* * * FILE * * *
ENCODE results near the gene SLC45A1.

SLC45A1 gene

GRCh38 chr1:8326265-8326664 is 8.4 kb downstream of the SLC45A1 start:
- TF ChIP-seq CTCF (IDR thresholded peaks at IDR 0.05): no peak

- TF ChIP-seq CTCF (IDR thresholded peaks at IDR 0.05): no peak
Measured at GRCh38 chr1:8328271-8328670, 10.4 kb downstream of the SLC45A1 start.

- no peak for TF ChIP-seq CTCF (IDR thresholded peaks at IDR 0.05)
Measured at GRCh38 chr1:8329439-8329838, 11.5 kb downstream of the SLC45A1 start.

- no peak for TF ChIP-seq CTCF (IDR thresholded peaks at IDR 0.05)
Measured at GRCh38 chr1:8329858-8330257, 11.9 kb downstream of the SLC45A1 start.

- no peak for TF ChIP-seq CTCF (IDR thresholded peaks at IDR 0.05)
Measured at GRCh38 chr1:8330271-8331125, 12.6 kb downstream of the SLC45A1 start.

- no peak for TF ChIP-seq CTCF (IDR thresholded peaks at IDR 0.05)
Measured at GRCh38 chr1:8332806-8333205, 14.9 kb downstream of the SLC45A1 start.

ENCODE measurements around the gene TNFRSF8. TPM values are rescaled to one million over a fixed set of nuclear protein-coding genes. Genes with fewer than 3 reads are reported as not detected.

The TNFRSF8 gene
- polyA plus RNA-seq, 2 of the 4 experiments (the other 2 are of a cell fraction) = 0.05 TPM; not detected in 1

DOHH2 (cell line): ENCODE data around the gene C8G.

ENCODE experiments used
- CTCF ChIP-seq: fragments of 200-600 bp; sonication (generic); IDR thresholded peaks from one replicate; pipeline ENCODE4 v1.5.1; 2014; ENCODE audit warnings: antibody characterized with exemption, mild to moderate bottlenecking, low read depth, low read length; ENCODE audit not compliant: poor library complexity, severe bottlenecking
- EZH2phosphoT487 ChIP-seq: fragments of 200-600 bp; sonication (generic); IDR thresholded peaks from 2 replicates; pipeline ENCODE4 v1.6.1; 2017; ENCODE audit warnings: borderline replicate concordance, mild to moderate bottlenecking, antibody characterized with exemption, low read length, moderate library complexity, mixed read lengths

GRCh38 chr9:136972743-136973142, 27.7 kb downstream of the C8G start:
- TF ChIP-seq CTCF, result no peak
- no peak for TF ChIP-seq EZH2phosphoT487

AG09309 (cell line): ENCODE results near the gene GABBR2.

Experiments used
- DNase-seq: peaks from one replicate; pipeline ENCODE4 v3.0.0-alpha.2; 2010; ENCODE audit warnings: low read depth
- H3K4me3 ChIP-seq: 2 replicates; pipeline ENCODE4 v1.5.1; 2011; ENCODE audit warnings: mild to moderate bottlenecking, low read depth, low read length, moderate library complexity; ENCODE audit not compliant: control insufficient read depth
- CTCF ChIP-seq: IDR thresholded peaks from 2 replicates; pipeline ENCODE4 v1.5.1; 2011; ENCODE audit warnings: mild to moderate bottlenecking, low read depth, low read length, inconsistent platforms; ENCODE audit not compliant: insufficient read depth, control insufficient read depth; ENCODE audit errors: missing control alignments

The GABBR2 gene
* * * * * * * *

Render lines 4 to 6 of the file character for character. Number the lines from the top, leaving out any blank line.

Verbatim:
- TF ChIP-seq CTCF (IDR thresholded peaks at IDR 0.05): no peak

- TF ChIP-seq CTCF (IDR thresholded peaks at IDR 0.05): no peak
Measured at GRCh38 chr1:8328271-8328670, 10.4 kb downstream of the SLC45A1 start.